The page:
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6 location trends to watch out for in 2017

This post was written by Saskia Schneider from the Communications team at HERE and is based on content from the full trends report, which was researched and authored by HERE’s Design Forward team.

The Design Forward team at HERE have once again been looking into a variety of industries and identified patterns to predict location trends for 2017. The team focuses on cross-industry research, including markets outside of HERE’s current business areas. By attending relevant trade shows, conferences, and events first-hand, they look at changes affecting people’s lives and make speculative guesses about the future as well as the role location could play in these scenarios. The goal is to trigger innovative ideas for location technology development. This year, six have made the list:

#1: Location Intelligence (L.I.) for an autonomous world

Thanks to highly automated and accurate analyses of large sets of data, we are better equipped than ever to simulate and predict situations to determine a favorable outcome. In Reykjavik, for example, traffic lights now automatically turn green for emergency and public transportation vehicles, and Rob van der Burg is developing cybernetic plants called “Nova Eden” that have the power to move to a sunnier spot at will—without the help of humans. Pretty cool, but without L.I., most autonomous innovations wouldn’t get very far.

#2: Digital and physical merge

Imagine a world in which robots and humans aren’t distinguishable by looks, speech, or even intelligence. Cyberpunk would become reality. We’re not quite there yet, but it’s clear that it’s the future we’re working towards. As artificial intelligence becomes increasingly humanized, humans become increasingly digitalized, and it will be up to us to find the right balance between the two. With location technology being at the core of this merge, HERE will play a key role in making sure we won’t wake up in our own Matrix one day.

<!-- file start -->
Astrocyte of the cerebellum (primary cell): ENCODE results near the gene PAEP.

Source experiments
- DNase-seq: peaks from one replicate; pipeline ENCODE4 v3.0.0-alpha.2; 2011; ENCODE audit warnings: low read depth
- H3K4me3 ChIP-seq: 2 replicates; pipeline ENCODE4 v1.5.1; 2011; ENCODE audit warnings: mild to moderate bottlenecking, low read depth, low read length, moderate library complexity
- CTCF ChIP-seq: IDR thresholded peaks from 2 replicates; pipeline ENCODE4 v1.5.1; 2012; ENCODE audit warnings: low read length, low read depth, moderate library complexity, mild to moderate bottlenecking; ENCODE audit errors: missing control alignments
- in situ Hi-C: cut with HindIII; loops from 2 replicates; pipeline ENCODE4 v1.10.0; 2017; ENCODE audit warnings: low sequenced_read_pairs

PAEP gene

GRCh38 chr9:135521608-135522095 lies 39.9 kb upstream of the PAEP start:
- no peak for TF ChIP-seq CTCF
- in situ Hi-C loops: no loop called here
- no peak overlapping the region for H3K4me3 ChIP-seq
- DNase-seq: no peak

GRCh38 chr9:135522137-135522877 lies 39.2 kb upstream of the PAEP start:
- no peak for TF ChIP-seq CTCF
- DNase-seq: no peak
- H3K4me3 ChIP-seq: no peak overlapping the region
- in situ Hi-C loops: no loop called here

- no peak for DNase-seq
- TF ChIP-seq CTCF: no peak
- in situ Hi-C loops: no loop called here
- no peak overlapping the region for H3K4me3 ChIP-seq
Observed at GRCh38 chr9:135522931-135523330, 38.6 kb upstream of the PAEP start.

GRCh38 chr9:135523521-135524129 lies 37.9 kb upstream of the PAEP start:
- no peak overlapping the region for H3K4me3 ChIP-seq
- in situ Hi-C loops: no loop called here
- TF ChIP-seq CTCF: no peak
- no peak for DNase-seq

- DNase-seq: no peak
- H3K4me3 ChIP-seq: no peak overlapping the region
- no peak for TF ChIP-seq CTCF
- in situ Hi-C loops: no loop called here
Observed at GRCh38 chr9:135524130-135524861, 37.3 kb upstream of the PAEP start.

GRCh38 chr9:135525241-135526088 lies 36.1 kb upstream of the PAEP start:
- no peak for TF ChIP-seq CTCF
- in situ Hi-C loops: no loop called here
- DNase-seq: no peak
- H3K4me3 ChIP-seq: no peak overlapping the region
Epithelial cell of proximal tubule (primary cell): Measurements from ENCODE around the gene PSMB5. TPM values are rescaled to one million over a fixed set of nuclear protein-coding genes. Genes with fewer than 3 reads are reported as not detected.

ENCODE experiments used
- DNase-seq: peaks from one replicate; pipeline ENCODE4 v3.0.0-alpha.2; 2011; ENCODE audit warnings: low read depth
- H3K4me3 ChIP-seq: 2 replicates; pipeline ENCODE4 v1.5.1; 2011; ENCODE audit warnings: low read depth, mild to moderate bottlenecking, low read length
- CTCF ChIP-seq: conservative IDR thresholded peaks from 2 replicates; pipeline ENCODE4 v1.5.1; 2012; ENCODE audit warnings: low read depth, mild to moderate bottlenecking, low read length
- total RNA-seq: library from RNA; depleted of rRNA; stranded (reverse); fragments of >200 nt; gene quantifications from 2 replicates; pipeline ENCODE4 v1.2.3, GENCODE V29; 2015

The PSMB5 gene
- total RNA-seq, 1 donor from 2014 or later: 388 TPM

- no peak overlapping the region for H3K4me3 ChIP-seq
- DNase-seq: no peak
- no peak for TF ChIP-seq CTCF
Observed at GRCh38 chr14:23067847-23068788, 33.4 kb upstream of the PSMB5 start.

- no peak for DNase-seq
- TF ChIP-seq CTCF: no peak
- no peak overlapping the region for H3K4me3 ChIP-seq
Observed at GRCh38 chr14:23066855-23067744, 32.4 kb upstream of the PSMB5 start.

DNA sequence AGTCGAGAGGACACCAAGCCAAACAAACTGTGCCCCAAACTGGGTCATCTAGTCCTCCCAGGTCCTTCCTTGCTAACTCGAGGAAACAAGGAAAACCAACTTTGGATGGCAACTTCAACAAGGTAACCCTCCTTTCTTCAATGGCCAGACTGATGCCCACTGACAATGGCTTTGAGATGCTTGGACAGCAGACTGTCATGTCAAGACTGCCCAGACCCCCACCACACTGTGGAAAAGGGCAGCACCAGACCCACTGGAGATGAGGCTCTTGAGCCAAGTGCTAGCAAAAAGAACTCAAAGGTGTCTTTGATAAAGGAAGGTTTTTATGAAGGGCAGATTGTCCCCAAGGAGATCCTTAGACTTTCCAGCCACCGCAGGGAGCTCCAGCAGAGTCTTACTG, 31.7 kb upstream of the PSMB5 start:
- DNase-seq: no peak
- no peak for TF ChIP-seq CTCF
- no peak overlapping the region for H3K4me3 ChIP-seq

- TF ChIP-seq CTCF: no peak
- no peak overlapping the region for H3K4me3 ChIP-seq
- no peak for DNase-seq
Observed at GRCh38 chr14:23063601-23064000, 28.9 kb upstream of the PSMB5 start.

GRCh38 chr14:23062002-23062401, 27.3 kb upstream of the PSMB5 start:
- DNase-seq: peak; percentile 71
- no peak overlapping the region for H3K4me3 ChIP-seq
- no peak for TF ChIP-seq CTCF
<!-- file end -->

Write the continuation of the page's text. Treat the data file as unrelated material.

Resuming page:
#3: The era of holistic experiences

It’s been five years since The Atlantic’s article “The Cheapest Generation: Why Millennials aren’t buying cars or houses, and what that means for the economy,” but the trend of sharing things has only continued to grow. We no longer buy cars or stay loyal to brands, we buy and consume experiences. More and more touchpoints emerge between sectors that have traditionally been separate, bringing a new set of opportunities—all powered by location: autonomous cars as offices on-the-move, machines in charge of agricultural fields, and drones as mail carriers delivering to previously inaccessible areas.

#4: Hyper-mobile society

Maybe one of the reasons we no longer aim to own but to share is our everlasting thirst for adventure. We’re never somewhere and always everywhere—we’re hyper-mobile. Digitalization has created a world in which physical borders play less and less of a role, inspiring products, services, and institutions to follow suit by offering mobile features: backpacks that power digital devices, beds that can be built anywhere, and governments that don’t require residents to stay within physical borders.

#5: (Re-)Distribution of resources

It’s no secret that the world’s need for resources will continue to grow in the years to come. A highly flexible and autonomous society requires massive amounts of energy to function. These resources will need to be less centralized to ensure a consistent supply everywhere and at any time. Using the power of location, we can help build smarter cities and environments that will better (re-)distribute resources.